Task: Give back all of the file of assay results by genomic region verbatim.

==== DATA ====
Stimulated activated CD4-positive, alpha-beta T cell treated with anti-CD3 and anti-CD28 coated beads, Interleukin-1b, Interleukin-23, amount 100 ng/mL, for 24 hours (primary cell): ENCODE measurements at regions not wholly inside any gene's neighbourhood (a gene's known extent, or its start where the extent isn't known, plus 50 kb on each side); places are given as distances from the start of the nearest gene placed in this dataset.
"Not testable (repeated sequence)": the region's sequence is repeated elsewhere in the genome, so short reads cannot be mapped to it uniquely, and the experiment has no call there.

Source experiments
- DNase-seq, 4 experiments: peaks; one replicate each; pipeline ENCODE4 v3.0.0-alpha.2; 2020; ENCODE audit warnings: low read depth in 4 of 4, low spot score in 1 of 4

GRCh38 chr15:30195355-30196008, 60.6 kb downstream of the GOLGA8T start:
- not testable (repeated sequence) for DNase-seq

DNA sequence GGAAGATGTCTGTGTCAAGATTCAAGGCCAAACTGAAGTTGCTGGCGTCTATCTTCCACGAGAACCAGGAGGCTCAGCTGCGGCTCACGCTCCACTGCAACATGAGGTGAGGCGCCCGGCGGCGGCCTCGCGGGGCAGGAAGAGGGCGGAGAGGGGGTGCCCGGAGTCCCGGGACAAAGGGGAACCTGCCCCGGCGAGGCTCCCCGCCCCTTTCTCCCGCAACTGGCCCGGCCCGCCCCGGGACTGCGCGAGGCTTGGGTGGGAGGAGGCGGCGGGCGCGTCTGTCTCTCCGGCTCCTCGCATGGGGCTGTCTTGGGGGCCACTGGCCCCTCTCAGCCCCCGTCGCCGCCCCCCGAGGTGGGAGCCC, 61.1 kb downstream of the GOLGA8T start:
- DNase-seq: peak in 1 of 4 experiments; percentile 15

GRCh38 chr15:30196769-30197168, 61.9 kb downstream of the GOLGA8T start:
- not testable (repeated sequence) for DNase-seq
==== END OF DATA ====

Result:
Stimulated activated CD4-positive, alpha-beta T cell treated with anti-CD3 and anti-CD28 coated beads, Interleukin-1b, Interleukin-23, amount 100 ng/mL, for 24 hours (primary cell): ENCODE measurements at regions not wholly inside any gene's neighbourhood (a gene's known extent, or its start where the extent isn't known, plus 50 kb on each side); places are given as distances from the start of the nearest gene placed in this dataset.
"Not testable (repeated sequence)": the region's sequence is repeated elsewhere in the genome, so short reads cannot be mapped to it uniquely, and the experiment has no call there.

Source experiments
- DNase-seq, 4 experiments: peaks; one replicate each; pipeline ENCODE4 v3.0.0-alpha.2; 2020; ENCODE audit warnings: low read depth in 4 of 4, low spot score in 1 of 4

GRCh38 chr15:30195355-30196008, 60.6 kb downstream of the GOLGA8T start:
- not testable (repeated sequence) for DNase-seq

DNA sequence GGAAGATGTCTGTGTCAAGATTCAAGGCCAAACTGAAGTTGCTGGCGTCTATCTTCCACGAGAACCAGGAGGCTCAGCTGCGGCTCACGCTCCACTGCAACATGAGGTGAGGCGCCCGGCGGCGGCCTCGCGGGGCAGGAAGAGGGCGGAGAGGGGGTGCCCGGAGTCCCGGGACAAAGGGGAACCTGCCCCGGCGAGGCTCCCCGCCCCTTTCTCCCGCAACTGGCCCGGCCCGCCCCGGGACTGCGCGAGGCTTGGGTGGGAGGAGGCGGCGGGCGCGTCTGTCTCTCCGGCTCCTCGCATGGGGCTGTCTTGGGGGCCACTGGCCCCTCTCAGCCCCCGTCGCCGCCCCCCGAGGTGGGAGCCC, 61.1 kb downstream of the GOLGA8T start:
- DNase-seq: peak in 1 of 4 experiments; percentile 15

GRCh38 chr15:30196769-30197168, 61.9 kb downstream of the GOLGA8T start:
- not testable (repeated sequence) for DNase-seq